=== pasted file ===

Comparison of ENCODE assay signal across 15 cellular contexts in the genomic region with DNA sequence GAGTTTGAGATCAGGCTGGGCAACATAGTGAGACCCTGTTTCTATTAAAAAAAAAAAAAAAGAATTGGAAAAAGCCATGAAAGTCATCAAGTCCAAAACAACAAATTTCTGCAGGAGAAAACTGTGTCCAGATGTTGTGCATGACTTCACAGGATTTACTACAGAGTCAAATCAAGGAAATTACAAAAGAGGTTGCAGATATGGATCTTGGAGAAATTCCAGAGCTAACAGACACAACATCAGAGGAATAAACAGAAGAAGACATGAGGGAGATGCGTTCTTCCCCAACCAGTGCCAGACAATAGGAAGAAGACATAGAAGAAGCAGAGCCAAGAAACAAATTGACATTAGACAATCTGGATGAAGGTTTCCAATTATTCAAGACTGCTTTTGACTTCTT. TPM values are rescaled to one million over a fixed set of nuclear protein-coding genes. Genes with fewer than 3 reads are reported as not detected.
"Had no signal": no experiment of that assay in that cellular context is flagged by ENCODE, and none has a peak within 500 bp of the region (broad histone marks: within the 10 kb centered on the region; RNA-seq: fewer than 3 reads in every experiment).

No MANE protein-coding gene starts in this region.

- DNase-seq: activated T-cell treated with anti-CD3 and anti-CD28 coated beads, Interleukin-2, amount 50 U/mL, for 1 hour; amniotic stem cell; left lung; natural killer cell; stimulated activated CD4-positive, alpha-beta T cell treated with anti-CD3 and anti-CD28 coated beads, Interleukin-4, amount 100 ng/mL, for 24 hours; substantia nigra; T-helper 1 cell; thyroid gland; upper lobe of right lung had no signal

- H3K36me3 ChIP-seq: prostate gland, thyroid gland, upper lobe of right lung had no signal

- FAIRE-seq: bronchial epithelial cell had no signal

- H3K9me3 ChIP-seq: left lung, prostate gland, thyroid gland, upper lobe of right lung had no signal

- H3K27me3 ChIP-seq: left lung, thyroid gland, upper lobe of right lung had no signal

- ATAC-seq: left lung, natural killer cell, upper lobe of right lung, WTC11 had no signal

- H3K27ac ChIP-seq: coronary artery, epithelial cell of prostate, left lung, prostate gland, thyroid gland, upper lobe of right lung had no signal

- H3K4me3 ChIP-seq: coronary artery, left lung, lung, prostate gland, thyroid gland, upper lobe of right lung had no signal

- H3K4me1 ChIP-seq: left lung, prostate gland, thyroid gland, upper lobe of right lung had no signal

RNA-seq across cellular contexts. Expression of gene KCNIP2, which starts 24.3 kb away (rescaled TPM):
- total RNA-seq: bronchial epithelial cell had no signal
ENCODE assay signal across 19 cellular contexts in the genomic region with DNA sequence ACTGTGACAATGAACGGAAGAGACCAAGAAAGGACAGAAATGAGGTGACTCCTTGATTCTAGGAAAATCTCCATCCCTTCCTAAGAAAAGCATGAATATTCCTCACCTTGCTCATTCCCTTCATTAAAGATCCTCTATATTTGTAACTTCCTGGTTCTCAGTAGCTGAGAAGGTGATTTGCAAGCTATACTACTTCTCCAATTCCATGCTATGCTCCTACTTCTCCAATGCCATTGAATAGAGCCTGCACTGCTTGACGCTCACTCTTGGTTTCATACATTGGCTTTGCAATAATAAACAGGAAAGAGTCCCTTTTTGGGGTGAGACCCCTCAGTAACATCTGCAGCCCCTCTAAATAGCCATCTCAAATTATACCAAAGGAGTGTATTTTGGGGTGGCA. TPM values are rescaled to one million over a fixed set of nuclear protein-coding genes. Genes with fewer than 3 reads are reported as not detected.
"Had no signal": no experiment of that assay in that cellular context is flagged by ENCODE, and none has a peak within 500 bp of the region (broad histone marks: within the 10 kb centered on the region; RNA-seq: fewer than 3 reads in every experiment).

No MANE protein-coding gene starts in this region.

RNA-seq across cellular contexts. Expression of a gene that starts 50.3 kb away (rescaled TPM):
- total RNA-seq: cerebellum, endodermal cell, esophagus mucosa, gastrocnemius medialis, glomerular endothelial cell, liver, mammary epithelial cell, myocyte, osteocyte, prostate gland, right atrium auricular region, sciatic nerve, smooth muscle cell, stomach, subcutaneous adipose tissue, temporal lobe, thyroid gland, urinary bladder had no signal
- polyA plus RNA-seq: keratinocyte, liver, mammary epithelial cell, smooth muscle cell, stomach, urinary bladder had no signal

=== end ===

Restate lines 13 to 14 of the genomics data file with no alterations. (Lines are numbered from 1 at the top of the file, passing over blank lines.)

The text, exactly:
RNA-seq across cellular contexts. Expression of gene KCNIP2, which starts 24.3 kb away (rescaled TPM):
- total RNA-seq: bronchial epithelial cell had no signal